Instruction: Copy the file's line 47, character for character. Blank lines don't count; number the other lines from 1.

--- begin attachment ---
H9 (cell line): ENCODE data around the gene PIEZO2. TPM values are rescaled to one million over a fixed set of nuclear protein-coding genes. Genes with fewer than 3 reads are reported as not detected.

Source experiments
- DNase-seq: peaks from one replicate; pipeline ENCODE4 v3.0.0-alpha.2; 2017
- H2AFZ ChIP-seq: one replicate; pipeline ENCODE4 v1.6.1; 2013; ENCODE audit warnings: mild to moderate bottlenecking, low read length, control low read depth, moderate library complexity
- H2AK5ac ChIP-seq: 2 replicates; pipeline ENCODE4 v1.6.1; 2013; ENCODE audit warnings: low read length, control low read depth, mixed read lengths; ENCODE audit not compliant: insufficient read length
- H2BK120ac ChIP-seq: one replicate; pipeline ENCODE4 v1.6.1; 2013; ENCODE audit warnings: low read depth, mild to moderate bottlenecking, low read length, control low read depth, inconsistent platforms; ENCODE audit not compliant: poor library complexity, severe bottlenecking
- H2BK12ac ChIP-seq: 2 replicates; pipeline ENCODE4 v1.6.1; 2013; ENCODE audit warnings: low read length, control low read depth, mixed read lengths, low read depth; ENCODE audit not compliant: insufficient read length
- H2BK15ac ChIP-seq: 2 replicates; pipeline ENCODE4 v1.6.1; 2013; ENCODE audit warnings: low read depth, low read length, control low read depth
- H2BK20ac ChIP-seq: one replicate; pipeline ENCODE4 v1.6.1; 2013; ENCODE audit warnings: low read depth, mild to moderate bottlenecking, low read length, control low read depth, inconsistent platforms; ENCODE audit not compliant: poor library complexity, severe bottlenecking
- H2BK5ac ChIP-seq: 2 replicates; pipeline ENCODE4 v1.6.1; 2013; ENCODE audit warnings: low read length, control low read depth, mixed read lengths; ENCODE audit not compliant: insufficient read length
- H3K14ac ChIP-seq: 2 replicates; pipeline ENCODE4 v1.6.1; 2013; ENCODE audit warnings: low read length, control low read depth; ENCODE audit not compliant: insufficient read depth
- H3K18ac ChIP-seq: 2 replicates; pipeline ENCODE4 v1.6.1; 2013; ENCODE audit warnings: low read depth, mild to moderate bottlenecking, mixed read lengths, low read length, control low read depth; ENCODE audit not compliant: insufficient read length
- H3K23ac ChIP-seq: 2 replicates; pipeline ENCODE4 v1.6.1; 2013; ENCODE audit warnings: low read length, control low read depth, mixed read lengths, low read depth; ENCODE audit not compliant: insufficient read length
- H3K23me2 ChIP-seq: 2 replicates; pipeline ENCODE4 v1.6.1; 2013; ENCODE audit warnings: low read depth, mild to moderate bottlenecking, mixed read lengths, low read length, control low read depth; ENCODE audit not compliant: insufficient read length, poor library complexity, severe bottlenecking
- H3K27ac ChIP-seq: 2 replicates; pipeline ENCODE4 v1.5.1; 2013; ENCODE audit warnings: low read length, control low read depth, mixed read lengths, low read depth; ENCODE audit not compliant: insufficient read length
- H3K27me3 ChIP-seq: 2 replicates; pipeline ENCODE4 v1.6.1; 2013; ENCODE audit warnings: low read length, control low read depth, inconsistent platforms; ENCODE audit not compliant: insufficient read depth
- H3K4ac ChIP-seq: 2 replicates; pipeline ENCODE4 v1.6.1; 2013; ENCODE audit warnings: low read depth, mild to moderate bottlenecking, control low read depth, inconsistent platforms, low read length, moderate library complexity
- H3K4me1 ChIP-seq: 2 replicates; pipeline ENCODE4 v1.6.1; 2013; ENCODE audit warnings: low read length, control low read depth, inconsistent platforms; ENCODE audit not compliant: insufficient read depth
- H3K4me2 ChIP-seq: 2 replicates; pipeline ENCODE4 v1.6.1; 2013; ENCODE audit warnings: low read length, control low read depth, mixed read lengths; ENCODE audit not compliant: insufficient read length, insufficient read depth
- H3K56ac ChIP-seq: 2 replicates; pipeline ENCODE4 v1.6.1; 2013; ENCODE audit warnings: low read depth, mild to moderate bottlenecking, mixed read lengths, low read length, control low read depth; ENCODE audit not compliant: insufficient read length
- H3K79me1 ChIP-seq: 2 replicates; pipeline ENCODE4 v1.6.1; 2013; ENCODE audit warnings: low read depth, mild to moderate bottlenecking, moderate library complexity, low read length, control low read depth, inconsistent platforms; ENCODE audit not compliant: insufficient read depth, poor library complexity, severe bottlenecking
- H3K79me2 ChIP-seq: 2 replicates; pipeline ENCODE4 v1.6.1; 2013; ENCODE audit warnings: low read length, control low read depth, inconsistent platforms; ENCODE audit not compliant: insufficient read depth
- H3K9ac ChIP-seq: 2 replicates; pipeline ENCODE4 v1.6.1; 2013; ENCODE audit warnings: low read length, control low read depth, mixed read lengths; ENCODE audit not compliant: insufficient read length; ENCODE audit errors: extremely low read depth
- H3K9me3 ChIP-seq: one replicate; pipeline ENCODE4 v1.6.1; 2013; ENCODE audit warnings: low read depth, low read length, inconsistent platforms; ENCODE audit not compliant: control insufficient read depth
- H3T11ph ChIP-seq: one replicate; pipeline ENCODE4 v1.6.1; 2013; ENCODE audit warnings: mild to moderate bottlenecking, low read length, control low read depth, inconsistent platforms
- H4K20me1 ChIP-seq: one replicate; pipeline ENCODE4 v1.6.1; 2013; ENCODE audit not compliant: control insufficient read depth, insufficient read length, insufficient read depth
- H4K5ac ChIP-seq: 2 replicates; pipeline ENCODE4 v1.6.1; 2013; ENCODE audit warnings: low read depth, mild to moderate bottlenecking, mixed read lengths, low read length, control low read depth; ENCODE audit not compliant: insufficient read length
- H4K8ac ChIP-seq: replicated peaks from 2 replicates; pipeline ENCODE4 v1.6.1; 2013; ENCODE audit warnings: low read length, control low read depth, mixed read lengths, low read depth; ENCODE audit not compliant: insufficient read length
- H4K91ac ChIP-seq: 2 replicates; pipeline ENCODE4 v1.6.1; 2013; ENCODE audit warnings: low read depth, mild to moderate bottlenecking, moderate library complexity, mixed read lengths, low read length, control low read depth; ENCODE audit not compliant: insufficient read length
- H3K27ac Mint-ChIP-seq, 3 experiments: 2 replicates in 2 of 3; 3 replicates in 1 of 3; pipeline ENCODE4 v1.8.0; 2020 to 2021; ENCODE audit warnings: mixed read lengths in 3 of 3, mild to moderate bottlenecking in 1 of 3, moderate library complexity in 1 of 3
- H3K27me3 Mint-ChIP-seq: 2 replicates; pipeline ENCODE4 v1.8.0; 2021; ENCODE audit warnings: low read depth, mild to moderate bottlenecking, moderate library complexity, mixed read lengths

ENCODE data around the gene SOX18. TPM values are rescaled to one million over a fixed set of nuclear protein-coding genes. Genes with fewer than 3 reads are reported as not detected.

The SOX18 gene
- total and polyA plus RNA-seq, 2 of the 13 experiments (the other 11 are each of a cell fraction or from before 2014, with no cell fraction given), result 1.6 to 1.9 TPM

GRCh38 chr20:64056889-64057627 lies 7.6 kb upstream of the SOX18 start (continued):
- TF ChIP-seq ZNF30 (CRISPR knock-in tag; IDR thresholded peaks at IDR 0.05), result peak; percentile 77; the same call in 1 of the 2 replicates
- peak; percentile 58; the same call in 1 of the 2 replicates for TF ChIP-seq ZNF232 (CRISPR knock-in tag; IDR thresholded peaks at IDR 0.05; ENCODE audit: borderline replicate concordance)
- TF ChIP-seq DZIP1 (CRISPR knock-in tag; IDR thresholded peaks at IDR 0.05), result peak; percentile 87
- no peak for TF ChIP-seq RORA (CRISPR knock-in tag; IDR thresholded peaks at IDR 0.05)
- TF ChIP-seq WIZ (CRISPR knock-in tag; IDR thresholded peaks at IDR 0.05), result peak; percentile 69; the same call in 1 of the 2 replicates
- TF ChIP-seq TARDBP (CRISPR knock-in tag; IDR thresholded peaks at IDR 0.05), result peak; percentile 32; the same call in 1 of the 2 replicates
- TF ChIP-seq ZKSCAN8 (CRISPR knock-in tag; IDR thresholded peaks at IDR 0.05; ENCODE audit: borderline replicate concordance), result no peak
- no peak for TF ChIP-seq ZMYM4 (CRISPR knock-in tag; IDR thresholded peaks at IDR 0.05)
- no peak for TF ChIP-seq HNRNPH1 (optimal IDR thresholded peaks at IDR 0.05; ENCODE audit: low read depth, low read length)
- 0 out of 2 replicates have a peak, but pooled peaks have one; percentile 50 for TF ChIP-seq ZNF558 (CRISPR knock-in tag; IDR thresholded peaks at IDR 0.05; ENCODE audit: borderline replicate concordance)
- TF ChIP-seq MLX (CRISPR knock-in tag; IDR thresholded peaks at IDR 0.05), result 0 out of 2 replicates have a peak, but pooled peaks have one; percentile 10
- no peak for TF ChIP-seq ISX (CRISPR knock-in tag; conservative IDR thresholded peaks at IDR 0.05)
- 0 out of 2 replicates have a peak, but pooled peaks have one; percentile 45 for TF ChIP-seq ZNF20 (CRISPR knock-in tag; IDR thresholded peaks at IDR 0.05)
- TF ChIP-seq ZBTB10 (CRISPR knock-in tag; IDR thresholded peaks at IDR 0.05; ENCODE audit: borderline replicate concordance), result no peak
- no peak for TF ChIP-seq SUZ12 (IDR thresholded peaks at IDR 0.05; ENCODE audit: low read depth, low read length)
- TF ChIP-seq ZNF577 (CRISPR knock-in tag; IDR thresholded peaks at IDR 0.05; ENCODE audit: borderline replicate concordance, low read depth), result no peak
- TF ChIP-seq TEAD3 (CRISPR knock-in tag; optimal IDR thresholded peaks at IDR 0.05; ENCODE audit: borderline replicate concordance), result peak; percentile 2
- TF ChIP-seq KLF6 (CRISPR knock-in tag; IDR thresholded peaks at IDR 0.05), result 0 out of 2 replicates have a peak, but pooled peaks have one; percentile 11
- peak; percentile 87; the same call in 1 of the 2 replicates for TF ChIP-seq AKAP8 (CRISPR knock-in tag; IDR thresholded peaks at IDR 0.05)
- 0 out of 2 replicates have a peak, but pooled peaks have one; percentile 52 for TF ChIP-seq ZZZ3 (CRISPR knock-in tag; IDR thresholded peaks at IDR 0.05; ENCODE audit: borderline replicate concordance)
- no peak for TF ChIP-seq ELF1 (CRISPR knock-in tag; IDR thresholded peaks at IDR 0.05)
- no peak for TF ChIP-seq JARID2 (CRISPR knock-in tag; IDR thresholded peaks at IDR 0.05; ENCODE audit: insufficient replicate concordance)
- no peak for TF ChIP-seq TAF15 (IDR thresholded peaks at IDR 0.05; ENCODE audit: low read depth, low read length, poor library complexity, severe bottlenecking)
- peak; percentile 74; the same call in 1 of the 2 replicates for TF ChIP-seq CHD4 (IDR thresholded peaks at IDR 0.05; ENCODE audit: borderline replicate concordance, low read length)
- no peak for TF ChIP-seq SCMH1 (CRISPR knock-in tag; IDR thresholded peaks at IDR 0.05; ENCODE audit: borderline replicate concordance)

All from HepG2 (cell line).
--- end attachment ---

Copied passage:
- no peak for TF ChIP-seq ISX (CRISPR knock-in tag; conservative IDR thresholded peaks at IDR 0.05)